What is sustainable fish all about?
...It's about sourcing fish from fisheries which are managed to make sure fish populations remain healthy and where fishing methods minimise environmental impact. This means we can all enjoy great-quality fish now, and be confident of healthy fish stocks in the years to come.
The oceans sustain all life on Earth and are vitally important to our own lives. Although they cover more than 70 percent of our planet, the oceans are not infinitely resilient. The health of the oceans impacts many of our primary concerns, including our own health and nutrition, access to food for all economic levels, sustainable economic development, our social structures, and just plain delicious meals. Our seafood choices offer a daily opportunity for each of us to contribute to the oceans' restoration.
Flatfish, a family-owned business defines sustainable seafood as seafood fished or farmed in a manner that can maintain or increase production in the long term, without jeopardising the health or function of the web of life in our oceans.
Guide to labels
Seafood products are often displayed with a variety of labels and certificates which are designed to help consumers to make informed choices when buying fish and shellfish.
Unfortunately, the sheer abundance of labels can often make matters even more confusing, with many consumers unaware of the differences between the schemes. The labels indicate standards on a wide range of issues, including sustainability, food safety, and social and animal welfare.
But buying high quality seafood doesn't need to be so difficult. We've assembled a simple guide to the most common labels you'll see on seafood products, so you shouldn't find yourself stumped in the supermarket again.
Marine Stewardship Council
The MSC label is an independent sustainability label which indicates that seafood has been sourced using methods which minimise impacts upon the marine environment and fish stocks. The MSC's standards comply with UN guidelines on eco-labelling.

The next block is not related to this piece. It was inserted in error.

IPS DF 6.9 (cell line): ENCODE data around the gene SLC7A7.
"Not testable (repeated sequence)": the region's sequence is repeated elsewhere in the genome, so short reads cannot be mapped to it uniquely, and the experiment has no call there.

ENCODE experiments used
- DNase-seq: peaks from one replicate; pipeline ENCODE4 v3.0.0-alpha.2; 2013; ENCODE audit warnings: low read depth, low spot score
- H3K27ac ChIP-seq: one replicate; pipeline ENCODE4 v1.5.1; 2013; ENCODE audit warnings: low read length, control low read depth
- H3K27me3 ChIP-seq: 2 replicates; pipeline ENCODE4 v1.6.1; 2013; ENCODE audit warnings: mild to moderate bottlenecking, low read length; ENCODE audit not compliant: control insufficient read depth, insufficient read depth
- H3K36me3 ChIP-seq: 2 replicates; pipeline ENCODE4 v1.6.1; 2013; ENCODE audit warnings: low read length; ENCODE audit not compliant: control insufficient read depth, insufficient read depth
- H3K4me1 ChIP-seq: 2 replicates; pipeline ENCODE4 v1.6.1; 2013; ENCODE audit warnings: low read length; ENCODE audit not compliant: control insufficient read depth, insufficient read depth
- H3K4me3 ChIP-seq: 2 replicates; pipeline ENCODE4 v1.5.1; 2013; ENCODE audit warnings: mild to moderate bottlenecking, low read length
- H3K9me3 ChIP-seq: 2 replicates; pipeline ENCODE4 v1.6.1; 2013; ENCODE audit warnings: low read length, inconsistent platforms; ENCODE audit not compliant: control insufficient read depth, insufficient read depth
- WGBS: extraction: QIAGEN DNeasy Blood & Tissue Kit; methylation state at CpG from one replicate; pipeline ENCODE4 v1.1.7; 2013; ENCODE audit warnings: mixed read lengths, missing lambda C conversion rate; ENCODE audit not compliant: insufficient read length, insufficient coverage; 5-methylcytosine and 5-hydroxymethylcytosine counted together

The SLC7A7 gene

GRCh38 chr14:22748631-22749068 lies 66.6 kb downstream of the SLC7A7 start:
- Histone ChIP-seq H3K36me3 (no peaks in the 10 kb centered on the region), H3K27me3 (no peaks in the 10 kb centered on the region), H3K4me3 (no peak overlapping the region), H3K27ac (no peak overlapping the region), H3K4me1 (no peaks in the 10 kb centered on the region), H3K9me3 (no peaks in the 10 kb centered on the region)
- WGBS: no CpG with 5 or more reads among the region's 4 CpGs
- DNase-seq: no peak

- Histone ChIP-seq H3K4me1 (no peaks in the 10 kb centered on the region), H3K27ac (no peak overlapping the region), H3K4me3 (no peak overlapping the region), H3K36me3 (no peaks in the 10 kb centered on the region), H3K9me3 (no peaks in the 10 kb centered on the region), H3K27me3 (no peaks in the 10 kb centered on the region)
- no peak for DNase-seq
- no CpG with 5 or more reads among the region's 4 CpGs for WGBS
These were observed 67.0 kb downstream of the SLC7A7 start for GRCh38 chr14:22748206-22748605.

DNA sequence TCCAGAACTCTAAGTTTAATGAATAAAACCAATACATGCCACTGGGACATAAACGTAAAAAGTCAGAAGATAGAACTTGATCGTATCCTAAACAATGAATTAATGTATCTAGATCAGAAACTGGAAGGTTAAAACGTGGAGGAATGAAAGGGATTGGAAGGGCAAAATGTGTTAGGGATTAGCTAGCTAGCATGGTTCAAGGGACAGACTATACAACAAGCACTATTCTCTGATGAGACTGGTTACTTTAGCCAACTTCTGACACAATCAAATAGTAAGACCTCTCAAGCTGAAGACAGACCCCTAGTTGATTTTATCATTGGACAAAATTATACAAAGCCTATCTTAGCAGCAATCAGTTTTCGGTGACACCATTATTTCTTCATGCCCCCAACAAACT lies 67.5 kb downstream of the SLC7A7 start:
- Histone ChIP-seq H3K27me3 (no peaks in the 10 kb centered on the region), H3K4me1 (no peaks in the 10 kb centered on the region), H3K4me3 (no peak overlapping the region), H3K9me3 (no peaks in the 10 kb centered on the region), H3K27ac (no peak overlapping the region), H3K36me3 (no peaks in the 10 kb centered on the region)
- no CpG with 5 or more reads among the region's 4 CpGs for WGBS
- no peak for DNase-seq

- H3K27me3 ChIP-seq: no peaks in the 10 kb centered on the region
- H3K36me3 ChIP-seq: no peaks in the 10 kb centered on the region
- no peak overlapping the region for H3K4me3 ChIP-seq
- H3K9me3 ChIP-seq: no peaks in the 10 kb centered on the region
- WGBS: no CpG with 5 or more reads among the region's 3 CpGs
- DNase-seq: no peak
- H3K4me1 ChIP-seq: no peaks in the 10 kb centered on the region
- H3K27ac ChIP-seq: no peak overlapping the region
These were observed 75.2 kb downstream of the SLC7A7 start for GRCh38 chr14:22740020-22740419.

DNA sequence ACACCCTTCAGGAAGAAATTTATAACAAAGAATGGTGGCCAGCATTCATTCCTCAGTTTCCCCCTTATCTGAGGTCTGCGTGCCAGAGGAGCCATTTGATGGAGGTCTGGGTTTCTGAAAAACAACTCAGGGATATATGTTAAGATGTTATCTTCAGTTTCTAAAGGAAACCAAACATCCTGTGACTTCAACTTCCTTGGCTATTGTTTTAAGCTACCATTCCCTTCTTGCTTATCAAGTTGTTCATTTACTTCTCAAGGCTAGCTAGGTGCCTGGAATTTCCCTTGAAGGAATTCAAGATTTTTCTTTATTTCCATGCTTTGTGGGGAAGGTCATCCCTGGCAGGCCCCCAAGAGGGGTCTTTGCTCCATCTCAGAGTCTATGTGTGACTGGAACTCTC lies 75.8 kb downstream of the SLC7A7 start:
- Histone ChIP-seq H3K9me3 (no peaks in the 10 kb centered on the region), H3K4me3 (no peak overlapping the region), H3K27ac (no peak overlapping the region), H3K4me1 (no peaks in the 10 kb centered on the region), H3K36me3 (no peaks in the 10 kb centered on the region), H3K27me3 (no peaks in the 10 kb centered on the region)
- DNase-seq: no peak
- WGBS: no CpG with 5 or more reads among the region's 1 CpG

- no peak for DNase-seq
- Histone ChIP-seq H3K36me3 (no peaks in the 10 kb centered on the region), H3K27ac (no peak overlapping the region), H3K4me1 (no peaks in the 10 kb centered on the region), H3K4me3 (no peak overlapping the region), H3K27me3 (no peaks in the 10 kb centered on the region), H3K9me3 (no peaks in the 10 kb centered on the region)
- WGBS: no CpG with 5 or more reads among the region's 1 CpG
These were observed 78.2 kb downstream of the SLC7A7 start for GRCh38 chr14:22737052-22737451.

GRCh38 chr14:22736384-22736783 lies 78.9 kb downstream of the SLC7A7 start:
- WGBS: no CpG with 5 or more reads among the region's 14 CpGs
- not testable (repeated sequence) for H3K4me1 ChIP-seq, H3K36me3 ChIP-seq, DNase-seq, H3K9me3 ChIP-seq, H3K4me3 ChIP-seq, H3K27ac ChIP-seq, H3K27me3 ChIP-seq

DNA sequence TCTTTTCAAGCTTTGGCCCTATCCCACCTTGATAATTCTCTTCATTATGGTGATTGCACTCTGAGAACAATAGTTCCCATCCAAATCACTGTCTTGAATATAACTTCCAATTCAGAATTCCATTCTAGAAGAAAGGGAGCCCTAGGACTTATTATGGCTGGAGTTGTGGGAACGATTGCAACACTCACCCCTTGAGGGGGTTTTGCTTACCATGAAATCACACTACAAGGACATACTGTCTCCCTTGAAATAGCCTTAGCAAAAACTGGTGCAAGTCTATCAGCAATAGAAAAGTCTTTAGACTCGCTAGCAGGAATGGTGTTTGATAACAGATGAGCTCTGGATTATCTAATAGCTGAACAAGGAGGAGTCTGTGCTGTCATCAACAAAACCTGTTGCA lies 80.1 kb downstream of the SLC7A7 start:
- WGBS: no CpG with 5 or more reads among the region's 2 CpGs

Marine Stewardship Council
The Marine Stewardship Council is an international non-profit organisation established to address the problem of unsustainable fishing and safeguard seafood supplies for the future.
Their vision is for the world’s oceans to be teeming with life – today, tomorrow and for generations to come. A sustainable seafood market is crucial to making this vision a reality.
The MSC works with fisheries, scientist, seafood companies, conservation groups and the public to encourage environmental friendly seafood choices. The two main ways the MSC regulates sustainable seafood is by setting standards for certified fisheries and ecolabeling.
The certified fisheries are measured against three standards which were created to decrease overfishing and maintain healthy ecosystems. The three standards are:
- Maintaining Sustainable Fish Stocks
The fishery may not overexploit any of its resources.
- Environmental Impact
Each fishery is judged on the amount of environmental impact they contribute to the ocean. The fishery may not use any form of fishing that destroys the structure, productivity, function, or diversity of the ecosystem.
- Effective Management
Not only does the fishery have to follow the two other MSC standards, but they also have to follow all local, national, and international laws.
Once a fishery has been reviewed and certified, their certification lasts for 5 years. During those 5 years, the fishery will be inspected and held to the environmental standards of MSC. After the 5 years has passed, the fishery will have to go through the approval process again.
The second way the MSC regulates seafood to the public is by using their ecolabel. The ecolabel on seafood products guarantees the seafood has come from a sustainable source and certified fishery.
Before a seafood product can carry the MSC eco-label, the fishery must acquire the MSC Fisheries certification. Additionally, all companies in the supply chain that take ownership of the product including distributors, wholesalers, manufacturers, pack houses, traders, retailers, catering organisations and restaurants must acquire the MSC Chain of Custody Certification.
Track a Fishery
Use the search function below to find the latest information on all fisheries in the MSC program...
Responsible Fishing Scheme
Developed by Seafish, the Responsible Fishing Scheme (RFS) recognises good practice in the fishing industry. The scheme assesses fishing practices, vessel equipment and hygiene, environmental responsibility, and crew competence.
The Seafish Responsible Fishing Scheme (RFS) is a voluntary vessel based programme certifying high standards of crew welfare and responsible catching practices on fishing vessels.